Basic surgical skills such as knot-tying and suturing are important for all otolaryngologists, regardless of subspecialty. The present study was undertaken in order to assess basic surgical techniques such as knot-tying and suturing required for novice otolaryngology residents with taking the variety of subspecialties into consideration, and evaluate the impact of a proficiency-based training curriculum based on these techniques.A prospective study was performed for developing of proficiency-based knot-tying and suturing curriculum for otolaryngology residents in the third post-graduate year (PGY-3). The proficiency-based training curriculum was developed based on the tasks selected by RAND/UCLA method with expert panel, which is an iterative and anonymous survey used to establish consensus among participants. Expert panelists were selected from various divisions to reflect variety of their subspecialties. PGY-3 residents trained with the developed curriculum that included proctored pre-test, self-training to proficiency, and proctored post-test. Visual analogue scale (VAS) of trainees' overall competence in the operating room was self-assessed by each resident, before and after completing the training curriculum.Nine PGY-3 residents were enrolled as trainees. Eleven experts chosen as panelists had various subspecialty, including 2 from otology, 2 from rhinology, 2 from laryngology, 2 from head and neck surgery, and 3 from general otolaryngology. Seven tasks were selected from RAND/UCLA method and used to develop the curriculum. Trainee scores at pre-test were significantly lower than expert scores for all 7 tasks (p < 0.01) and each coefficient of variation of trainee score was larger than that of expert score (p < 0.05), supporting construct validity. The mean of composite scores between pre-test and post-test had statistical significance (68.6 ± 11.6 vs 95.9 ± 3.6, p < 0.01), documenting substantial improvement after training. Self-assessment VAS was also improved pre- to post-training (1.2 ± 0.9 vs 4.5 ± 1.4, p < 0.01). A follow-up questionnaire showed that trainees felt the educational curriculum to be beneficial.In the present study, seven basic technical skills were selected using the RAND/UCLA method and used to create a proficiency-based training curriculum. Our results indicate that this curriculum significantly improves proficiency of basic surgical skills of junior otolaryngology residents.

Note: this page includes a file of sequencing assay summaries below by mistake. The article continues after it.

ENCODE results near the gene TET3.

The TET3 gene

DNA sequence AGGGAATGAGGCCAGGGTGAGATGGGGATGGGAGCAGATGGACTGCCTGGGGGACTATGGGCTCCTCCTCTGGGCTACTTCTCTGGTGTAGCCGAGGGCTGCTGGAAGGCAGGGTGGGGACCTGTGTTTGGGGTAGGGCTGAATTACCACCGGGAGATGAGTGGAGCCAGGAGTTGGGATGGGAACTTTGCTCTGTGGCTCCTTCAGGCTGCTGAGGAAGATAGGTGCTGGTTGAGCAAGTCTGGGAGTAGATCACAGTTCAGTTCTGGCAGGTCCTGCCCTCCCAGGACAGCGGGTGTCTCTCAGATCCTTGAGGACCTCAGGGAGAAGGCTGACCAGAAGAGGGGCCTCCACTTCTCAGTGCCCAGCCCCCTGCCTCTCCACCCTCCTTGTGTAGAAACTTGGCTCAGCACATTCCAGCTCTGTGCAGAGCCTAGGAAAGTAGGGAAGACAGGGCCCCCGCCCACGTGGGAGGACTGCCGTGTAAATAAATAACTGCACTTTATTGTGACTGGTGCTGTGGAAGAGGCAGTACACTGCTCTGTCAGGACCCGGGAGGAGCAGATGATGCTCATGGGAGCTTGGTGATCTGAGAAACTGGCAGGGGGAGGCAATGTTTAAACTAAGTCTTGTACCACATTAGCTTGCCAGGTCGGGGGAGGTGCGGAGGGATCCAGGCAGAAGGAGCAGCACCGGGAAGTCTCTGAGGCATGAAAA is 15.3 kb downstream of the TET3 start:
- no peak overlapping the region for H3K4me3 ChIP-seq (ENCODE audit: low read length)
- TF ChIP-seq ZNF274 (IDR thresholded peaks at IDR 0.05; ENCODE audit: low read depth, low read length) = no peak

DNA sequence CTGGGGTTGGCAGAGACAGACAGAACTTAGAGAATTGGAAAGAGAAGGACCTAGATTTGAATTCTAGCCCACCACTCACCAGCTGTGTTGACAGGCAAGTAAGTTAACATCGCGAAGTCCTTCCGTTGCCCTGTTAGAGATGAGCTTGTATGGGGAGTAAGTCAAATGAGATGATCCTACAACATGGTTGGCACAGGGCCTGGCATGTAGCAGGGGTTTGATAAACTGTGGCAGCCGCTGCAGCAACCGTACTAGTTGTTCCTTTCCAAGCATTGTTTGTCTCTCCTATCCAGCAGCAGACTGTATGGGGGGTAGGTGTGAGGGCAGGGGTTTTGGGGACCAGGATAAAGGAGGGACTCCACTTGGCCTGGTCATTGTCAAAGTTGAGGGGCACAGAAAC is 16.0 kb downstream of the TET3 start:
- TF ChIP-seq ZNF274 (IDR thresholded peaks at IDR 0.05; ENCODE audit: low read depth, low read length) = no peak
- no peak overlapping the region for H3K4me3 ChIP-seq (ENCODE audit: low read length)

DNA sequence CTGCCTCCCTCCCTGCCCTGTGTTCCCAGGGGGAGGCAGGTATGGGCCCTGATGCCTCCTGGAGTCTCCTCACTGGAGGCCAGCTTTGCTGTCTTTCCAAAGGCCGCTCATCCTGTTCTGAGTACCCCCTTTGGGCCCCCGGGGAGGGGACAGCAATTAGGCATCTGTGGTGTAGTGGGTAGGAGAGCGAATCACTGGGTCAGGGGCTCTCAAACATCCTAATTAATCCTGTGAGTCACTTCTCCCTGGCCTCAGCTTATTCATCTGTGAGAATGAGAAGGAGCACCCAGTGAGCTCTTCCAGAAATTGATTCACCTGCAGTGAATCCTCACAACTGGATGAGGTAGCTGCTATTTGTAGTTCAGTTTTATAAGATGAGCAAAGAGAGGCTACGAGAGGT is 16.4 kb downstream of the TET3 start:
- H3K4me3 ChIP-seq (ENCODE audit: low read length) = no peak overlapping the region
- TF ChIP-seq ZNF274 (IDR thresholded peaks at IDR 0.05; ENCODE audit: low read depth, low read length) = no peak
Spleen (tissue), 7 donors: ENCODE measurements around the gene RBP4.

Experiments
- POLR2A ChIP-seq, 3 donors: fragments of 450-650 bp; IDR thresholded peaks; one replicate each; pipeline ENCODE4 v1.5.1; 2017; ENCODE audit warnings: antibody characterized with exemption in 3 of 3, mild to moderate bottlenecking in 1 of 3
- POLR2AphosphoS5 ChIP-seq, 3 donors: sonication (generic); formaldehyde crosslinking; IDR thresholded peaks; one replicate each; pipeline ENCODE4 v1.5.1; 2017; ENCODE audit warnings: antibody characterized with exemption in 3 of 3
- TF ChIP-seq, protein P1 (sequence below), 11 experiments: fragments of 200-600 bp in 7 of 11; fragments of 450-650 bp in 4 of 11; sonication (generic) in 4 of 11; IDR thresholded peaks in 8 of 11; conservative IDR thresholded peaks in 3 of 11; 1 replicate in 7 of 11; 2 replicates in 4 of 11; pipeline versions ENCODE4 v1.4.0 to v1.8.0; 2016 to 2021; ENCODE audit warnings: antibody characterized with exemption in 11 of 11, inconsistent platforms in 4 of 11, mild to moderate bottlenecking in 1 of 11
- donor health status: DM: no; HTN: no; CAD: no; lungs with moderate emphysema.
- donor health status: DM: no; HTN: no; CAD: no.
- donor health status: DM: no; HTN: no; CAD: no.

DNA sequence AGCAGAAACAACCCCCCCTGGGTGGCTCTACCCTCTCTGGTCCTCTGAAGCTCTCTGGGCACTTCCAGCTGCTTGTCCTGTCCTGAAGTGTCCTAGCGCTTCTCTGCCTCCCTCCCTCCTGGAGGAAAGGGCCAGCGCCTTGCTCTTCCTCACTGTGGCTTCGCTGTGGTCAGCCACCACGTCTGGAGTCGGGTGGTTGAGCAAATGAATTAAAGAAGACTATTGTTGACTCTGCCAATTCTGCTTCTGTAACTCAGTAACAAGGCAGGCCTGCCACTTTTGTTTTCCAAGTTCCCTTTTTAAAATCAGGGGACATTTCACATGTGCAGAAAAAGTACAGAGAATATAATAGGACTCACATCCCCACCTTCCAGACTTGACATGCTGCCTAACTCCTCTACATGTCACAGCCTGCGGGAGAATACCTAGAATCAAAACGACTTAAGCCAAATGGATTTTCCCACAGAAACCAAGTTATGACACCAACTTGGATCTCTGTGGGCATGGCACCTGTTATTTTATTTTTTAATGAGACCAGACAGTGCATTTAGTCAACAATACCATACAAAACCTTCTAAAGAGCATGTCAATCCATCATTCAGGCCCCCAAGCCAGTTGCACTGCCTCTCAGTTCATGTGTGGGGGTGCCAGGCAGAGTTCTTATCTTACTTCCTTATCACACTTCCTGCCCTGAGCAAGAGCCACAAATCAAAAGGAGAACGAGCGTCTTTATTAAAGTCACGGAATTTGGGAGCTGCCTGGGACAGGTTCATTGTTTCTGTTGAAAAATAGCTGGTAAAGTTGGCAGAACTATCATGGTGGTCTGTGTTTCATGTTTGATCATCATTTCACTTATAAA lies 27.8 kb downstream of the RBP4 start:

View details for DOI 10.1016/j.anl.2019.11.005
View details for PubMedID 31870599